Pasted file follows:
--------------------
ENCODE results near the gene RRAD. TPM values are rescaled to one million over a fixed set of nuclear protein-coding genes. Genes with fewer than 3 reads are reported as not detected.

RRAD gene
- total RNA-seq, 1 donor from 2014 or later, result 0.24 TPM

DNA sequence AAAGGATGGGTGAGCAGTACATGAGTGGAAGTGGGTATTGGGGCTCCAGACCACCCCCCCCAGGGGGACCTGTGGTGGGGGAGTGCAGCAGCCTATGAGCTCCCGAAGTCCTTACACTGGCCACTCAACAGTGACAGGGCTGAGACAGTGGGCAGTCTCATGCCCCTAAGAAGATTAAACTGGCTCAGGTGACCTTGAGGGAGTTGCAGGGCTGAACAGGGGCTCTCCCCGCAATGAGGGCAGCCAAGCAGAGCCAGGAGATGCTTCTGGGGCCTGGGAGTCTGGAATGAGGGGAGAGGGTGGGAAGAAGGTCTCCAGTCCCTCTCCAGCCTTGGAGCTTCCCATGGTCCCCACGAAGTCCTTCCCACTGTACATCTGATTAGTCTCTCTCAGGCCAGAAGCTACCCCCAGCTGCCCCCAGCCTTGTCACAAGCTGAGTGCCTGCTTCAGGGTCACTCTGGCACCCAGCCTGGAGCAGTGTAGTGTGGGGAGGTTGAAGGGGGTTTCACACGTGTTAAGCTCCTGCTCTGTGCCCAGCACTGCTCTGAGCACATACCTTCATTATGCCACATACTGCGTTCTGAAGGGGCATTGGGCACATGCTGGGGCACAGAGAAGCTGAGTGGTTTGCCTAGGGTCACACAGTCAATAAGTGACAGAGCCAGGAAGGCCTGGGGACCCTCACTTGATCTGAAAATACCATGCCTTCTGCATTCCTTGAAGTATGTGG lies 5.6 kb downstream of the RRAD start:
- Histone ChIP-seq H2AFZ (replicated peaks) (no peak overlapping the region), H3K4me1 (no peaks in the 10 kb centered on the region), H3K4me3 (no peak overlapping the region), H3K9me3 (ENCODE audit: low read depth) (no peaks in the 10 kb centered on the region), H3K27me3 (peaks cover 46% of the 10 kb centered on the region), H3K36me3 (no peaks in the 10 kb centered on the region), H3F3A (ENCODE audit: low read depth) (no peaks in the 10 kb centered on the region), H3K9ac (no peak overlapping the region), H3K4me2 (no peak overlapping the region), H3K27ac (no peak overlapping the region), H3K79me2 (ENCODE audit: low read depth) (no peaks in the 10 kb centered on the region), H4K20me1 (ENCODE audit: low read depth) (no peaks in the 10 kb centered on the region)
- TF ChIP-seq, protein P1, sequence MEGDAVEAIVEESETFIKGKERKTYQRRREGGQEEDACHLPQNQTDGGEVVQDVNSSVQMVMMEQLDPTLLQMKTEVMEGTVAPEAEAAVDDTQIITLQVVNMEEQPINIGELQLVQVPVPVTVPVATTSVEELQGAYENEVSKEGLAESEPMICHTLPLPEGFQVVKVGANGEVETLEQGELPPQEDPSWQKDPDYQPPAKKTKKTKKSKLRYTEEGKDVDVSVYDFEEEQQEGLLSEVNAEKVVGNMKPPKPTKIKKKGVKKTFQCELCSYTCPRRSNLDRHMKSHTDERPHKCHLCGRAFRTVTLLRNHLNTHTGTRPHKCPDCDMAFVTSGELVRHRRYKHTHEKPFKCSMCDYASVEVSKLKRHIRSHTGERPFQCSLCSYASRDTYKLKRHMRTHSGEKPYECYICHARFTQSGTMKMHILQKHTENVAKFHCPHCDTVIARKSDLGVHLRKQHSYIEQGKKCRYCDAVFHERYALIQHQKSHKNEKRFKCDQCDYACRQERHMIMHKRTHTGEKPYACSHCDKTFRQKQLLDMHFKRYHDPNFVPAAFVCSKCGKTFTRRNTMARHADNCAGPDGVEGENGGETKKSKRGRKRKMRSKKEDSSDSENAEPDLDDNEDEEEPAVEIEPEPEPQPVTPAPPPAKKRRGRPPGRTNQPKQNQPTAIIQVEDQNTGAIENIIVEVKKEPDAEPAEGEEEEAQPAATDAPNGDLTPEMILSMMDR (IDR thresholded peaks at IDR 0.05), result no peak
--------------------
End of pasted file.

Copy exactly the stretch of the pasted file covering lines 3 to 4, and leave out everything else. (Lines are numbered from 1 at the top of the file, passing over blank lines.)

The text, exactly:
- total RNA-seq, 1 donor from 2014 or later, result 0.24 TPM

DNA sequence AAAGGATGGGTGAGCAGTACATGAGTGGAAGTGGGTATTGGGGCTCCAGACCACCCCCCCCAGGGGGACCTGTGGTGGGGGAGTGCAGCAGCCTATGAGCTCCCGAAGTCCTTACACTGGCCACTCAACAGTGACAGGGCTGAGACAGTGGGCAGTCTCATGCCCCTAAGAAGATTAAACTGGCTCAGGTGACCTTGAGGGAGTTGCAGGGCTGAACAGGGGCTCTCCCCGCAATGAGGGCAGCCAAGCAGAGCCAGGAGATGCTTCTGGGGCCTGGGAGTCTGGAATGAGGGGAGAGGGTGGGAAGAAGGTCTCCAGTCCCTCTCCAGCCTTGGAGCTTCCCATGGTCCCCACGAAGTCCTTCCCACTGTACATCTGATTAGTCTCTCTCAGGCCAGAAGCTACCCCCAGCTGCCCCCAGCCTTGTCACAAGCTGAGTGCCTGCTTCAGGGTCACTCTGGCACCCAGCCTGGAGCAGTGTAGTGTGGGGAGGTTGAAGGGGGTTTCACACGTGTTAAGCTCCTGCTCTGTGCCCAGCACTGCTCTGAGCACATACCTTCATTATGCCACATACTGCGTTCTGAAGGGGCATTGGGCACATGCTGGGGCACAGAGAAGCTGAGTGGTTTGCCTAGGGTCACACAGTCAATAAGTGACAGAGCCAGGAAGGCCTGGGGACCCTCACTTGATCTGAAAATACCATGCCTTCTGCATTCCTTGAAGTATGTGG lies 5.6 kb downstream of the RRAD start: